19 February 2019
Grace Petrie’s bitter-sweet song of solidarity, Pride, movingly articulates the conflicting emotions of life as a gay person in the 21st Century – on the one hand the legacy of dignity earned by 50 years of liberal activism and on the other the rancour at a lifetime of being discriminated against simply for being who you are…
6 February 2019
California three-piece Consolidated were a polemical, anti-capitalist, anti-fascist band who embraced punk, hip-hop, electronic dance music and cultural and political influences from all around the globe. With filthy bass, pounding beats and bitterly angry hip-hop vocals,…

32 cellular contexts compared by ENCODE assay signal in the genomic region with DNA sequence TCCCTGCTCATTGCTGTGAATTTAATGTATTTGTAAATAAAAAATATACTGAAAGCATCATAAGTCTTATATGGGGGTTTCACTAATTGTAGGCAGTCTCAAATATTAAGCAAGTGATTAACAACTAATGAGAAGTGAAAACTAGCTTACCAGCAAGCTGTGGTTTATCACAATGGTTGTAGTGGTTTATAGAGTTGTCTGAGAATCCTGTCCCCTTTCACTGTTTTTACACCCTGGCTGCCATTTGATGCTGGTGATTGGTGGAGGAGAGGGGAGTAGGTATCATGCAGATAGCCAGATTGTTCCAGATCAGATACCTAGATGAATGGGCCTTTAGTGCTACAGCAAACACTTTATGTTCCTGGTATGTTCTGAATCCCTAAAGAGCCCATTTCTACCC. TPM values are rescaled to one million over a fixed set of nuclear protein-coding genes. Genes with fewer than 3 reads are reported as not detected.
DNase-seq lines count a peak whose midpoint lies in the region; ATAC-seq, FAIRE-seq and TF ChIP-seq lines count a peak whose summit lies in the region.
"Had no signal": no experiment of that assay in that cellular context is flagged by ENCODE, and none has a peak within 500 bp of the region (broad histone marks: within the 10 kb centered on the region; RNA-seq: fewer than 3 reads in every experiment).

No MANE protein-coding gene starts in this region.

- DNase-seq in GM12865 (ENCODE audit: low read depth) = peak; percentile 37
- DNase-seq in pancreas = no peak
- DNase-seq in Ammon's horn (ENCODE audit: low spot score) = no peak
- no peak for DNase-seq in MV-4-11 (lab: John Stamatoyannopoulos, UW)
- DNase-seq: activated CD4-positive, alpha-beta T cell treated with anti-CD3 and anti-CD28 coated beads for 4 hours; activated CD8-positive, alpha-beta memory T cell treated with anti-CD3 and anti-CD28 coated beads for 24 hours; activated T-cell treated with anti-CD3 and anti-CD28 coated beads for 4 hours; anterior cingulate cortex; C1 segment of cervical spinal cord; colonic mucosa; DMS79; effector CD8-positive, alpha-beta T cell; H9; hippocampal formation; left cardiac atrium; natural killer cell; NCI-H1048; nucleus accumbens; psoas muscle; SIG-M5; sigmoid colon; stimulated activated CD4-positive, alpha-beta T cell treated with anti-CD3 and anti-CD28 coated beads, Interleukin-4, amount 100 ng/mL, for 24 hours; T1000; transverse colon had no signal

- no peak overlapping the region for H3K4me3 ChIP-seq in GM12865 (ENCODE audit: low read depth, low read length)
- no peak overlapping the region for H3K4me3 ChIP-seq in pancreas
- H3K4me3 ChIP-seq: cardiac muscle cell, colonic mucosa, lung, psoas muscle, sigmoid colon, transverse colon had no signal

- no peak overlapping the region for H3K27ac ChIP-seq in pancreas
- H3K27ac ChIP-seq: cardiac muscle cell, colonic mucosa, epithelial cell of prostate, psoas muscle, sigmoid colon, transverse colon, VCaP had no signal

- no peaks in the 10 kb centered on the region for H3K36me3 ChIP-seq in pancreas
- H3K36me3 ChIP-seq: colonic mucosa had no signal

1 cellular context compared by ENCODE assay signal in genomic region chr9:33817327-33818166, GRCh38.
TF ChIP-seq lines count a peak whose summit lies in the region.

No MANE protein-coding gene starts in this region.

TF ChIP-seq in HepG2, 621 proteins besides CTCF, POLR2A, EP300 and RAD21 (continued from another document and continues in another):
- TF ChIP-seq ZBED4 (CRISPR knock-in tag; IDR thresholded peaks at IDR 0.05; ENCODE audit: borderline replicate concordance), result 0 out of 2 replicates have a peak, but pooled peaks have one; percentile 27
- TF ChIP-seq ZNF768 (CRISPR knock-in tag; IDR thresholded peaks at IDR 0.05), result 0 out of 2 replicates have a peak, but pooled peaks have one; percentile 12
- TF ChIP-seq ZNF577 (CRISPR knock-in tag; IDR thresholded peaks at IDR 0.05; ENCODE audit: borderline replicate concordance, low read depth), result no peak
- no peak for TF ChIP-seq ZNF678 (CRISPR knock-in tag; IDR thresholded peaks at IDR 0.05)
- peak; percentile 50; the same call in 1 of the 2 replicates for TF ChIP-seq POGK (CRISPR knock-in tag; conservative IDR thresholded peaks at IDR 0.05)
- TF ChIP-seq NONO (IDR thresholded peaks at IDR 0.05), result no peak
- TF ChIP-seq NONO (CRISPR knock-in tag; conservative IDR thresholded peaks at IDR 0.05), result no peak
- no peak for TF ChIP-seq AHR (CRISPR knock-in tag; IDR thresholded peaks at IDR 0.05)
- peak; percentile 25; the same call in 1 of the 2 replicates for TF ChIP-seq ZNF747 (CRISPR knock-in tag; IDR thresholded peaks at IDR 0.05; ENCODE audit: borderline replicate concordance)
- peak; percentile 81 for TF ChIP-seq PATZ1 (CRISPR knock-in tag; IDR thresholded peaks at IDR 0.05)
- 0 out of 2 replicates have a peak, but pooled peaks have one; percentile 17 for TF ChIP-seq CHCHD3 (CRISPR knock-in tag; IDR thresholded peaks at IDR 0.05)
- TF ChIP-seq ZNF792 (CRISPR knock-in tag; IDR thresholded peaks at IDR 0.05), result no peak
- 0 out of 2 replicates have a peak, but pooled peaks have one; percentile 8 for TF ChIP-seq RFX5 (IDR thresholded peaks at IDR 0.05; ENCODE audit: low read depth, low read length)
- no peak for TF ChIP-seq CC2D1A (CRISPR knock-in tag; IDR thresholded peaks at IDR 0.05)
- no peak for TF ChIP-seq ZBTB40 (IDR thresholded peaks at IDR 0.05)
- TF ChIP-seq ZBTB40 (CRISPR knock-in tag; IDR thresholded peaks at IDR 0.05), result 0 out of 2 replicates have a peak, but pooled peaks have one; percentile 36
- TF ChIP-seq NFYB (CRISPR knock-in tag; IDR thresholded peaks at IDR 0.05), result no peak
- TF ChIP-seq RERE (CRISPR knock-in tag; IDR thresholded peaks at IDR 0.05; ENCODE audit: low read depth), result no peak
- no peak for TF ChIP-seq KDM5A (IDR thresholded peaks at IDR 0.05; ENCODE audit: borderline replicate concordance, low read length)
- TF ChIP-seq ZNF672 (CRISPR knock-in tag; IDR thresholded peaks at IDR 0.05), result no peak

22 January 2019
They were the self-proclaimed “only band that matters” – The Clash were the voice of a generation, whose music was timely and relevant to its audience in a way that the posturing of pampered pop megastars never could be…
16 January 2019
Taking its cue from one of cinema’s most memorable monologues, this taster from The Chemical Brothers’ ninth studio album is a rousing rave rant that uses a sentiment that has touched a nerve with audiences for more than 40 years: “I’m mad as hell. I ain’t gonna take it no mo'”…
19 December 2018
Yes, it really happened. On Christmas Eve, 1914, as the first winter of the Great War consumed France and Belgium in conflict, the men on opposing sides in the trenches along the front lines ceased the madness and played football in no man’s land to celebrate peace on Earth and goodwill to all men. This enduringly symbolic moment of humanity is celebrated in the words of All Together Now, a UK Top Five hit by Liverpudlian four-piece The Farm in December 1990…
12 December 2018